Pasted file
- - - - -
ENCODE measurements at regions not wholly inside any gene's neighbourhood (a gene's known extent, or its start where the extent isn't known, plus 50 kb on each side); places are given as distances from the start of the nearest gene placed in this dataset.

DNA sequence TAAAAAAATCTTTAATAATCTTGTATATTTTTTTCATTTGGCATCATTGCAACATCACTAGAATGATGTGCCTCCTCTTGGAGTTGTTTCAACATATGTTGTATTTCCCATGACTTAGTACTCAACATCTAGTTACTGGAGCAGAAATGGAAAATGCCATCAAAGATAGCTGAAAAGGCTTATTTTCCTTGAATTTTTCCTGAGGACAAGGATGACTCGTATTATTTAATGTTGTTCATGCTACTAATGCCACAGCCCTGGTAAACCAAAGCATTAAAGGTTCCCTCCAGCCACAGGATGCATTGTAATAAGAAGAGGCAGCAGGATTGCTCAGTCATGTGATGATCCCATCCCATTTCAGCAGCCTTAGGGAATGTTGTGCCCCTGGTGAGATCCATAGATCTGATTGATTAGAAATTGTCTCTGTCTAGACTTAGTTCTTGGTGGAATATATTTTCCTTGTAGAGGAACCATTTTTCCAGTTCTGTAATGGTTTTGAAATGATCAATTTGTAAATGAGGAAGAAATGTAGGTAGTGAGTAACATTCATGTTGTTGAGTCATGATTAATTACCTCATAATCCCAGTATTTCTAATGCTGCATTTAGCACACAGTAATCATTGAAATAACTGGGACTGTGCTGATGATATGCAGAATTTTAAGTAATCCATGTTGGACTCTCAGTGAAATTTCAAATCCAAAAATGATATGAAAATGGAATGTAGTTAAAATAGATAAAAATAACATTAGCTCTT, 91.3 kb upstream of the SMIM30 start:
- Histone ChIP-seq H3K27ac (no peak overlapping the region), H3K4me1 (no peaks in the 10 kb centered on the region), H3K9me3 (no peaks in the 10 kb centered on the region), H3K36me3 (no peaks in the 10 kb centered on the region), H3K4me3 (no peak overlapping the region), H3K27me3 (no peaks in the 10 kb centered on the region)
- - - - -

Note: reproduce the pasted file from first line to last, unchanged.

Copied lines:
ENCODE measurements at regions not wholly inside any gene's neighbourhood (a gene's known extent, or its start where the extent isn't known, plus 50 kb on each side); places are given as distances from the start of the nearest gene placed in this dataset.

DNA sequence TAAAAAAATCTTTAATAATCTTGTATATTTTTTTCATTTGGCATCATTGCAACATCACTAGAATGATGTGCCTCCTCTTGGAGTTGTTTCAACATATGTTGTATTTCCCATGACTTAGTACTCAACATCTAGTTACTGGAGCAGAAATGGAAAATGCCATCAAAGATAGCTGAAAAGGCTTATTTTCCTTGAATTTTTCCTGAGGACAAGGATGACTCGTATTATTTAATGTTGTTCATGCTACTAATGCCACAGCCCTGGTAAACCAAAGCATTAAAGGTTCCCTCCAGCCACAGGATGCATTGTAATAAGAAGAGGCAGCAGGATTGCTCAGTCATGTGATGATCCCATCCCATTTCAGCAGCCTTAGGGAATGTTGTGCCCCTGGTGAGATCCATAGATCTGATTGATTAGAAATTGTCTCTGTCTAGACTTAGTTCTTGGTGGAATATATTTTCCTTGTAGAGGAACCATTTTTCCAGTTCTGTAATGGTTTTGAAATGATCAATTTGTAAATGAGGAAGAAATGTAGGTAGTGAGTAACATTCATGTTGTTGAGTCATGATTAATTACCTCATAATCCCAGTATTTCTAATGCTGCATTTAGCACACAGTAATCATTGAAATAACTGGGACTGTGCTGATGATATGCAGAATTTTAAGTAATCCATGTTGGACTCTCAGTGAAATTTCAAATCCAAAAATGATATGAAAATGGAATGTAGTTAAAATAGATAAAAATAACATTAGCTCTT, 91.3 kb upstream of the SMIM30 start:
- Histone ChIP-seq H3K27ac (no peak overlapping the region), H3K4me1 (no peaks in the 10 kb centered on the region), H3K9me3 (no peaks in the 10 kb centered on the region), H3K36me3 (no peaks in the 10 kb centered on the region), H3K4me3 (no peak overlapping the region), H3K27me3 (no peaks in the 10 kb centered on the region)